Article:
Currently running at the Perth Institute of Contemporary Arts (PICA) are two exhibitions exploring different aspects of the human condition in contemporary times. Remedial Works examines materiality in a globalised age, exploring how new and emerging materials and the meanings that derive with them and from them influence the human body and the environment around it. From rare minerals to cosmetics to the additives used in engineering our daily food, the show explores how substances can structure the broader social, environmental and economic relationships of the world in which we live. Featuring work by Korean-born conceptual artist Anicka Yi, Lithuanian duo Pakui Hardware, New York-based media artist Shana Moulton, local artist and writer Sophie Cassar, Perth-born artist Jess Tan and and New South Wales based Clare Milledge who works mainly in installation. Presented in partnership with 4A Centre for Contemporary Asian Art, I don’t want to be there when it happens is a reflection upon the psychology of trauma through the lens of the ongoing conflict between India and Pakistan. Presenting the work of artists from both sides of the border, the show confronts the deep and complex state of unease that characterises life in the present moment, as evidenced in a work by Karachi-born artist Adeela Suleman whose chandelier hand-formed with the motifs of dead birds recall the suicide bombings in Pakistan. Other participating artists include Abdullah Syed, David Chesworth and Sonia Leber, Raqs Media Collective, Reena Saini Kallat, Raj Kumar, and Mithu Sen.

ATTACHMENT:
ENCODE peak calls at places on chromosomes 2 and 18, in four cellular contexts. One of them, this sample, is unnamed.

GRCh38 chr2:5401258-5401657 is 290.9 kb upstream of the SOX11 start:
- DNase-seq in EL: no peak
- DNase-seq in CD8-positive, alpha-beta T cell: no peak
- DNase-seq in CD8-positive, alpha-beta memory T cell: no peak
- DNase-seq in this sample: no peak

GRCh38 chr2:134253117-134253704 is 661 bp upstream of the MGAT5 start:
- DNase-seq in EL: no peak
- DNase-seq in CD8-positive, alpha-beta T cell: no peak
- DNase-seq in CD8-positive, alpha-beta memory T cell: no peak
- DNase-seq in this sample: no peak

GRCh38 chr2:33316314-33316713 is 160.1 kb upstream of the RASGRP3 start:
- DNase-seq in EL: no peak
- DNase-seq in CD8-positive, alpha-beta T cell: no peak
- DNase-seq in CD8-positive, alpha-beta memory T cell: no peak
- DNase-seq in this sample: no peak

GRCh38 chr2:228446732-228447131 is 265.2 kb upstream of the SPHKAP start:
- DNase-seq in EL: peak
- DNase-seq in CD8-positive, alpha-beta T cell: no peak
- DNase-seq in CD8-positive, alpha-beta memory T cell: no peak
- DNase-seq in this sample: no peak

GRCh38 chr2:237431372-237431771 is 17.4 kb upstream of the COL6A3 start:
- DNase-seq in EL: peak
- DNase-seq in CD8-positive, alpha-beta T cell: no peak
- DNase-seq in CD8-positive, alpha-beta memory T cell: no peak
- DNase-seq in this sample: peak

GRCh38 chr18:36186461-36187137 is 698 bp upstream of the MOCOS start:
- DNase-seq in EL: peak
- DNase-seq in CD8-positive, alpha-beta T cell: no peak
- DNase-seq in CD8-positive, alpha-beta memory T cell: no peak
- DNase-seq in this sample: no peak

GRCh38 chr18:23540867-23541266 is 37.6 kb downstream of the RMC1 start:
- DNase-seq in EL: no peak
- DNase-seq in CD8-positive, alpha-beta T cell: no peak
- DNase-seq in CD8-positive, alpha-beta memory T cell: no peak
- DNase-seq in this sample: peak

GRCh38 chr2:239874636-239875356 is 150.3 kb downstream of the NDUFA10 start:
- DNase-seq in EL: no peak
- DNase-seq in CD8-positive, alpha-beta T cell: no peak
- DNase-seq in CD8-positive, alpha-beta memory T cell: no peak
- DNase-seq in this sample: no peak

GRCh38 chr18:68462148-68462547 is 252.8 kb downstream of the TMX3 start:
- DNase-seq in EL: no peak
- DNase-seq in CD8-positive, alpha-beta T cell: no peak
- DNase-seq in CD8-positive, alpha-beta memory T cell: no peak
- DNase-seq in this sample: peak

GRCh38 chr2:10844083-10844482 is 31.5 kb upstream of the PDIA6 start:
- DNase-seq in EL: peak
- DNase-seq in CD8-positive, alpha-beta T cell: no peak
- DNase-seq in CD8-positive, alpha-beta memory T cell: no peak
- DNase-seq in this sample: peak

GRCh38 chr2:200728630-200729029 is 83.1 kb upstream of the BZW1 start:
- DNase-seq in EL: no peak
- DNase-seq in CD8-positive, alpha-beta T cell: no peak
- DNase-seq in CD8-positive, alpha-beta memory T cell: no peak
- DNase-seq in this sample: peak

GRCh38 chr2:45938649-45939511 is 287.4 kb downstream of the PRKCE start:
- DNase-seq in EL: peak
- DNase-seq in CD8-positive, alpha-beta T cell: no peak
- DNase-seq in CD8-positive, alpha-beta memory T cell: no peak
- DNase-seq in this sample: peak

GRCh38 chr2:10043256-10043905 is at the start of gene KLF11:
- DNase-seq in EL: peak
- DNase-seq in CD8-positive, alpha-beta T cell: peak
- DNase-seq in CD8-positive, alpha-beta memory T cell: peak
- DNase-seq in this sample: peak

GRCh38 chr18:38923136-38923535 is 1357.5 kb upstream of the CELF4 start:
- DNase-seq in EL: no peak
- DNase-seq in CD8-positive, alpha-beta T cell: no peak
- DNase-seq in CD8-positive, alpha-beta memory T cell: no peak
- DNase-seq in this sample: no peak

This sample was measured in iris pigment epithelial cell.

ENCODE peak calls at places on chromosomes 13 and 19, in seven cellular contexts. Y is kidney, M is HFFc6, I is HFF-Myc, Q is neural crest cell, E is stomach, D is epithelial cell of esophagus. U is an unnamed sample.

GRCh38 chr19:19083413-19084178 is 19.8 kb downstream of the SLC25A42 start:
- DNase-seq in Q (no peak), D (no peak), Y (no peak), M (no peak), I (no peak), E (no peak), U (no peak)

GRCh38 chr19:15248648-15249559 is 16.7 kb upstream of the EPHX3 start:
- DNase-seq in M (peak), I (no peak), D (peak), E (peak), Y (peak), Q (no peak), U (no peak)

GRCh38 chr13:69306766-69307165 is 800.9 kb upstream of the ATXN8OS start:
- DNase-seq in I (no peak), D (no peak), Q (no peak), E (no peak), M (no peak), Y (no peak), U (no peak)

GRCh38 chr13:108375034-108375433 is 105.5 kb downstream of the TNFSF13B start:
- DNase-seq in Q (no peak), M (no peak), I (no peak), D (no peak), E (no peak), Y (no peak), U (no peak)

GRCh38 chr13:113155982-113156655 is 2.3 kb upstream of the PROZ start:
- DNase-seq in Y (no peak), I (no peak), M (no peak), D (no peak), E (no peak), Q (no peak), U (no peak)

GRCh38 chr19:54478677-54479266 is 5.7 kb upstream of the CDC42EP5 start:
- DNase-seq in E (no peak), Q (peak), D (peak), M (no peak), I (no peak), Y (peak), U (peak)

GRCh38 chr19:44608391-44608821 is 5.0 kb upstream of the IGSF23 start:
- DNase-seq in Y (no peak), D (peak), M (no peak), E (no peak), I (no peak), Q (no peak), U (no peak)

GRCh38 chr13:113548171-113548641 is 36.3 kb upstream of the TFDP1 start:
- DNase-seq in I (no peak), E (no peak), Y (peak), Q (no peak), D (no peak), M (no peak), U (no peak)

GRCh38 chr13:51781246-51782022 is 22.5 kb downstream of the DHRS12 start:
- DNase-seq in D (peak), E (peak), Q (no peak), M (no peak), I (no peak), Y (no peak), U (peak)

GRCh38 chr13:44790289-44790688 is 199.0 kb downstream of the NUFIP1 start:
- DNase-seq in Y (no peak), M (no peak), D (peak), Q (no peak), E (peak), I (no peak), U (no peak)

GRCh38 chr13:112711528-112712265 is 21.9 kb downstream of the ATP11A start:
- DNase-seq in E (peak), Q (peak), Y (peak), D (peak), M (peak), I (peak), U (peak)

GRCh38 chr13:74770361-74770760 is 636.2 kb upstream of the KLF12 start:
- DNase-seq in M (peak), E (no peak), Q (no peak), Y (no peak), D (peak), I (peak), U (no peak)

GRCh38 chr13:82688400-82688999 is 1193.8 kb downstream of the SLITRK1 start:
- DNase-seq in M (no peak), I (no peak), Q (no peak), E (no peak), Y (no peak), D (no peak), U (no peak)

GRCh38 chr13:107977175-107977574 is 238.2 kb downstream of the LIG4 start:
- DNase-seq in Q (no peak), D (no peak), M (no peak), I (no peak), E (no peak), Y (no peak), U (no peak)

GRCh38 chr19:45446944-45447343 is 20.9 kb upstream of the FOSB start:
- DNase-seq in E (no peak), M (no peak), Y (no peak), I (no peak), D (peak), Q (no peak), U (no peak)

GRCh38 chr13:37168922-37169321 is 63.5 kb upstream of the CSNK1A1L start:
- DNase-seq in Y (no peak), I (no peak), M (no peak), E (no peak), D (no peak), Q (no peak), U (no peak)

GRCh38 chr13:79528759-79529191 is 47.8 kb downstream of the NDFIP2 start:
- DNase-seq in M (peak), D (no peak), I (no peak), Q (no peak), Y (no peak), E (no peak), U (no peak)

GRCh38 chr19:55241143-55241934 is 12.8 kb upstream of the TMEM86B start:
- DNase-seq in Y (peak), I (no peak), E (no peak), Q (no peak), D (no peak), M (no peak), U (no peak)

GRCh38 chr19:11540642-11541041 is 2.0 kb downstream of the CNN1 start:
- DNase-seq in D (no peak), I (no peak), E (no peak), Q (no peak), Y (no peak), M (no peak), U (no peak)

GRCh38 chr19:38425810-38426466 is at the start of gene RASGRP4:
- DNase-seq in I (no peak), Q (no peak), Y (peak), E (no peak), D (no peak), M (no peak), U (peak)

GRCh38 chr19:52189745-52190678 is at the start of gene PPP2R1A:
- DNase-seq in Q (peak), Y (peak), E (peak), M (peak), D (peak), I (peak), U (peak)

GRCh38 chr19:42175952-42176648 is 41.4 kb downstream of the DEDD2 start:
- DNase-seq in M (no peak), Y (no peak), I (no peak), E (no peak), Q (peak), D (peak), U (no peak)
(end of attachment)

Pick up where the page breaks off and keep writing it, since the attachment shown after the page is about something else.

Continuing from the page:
Main image: Adeela Suleman, After all it’s always someone else who dies, 2017. Hanging steel, dimensions variable, installation view. This artwork has been commissioned by 4A Centre for Contemporary Asian Art, Sydney and supported by The Keir Foundation. Photo: Kai Wasikowski.
China’s nightclub scene emerged in the early 1990s as a crucial place for collective gathering, quickly becoming a new meeting place for intellectuals and artists where radical ideas and thoughts could be freely exchanged.
Today, Chen Wei has painstakingly researched, recreated and photographed a visual archive of '90s Chinese club culture in an effort to document these revolutionary settings
Critic, curator, editor and provocateur Mimi Zeiger has written three books on tiny houses. Now, she turns to utopia: how do speculative fictions and futurisms drive architecture? Her hometown of Los Angeles is a case in point, a depository of radical dreams, be it Afro-Futurism or a promise of downtown walkability
Carine Thévenau documents and examines deserted playground relics of the Japanese 1980s financial boom (and bust). The abandoned structures create a visual silence, allowing room for curiosity and critical thought. This interval, referred to as “Ma” in Japanese philosophy, is defined as a space between, or a pause that enables space for emotion, thought and life to pass through it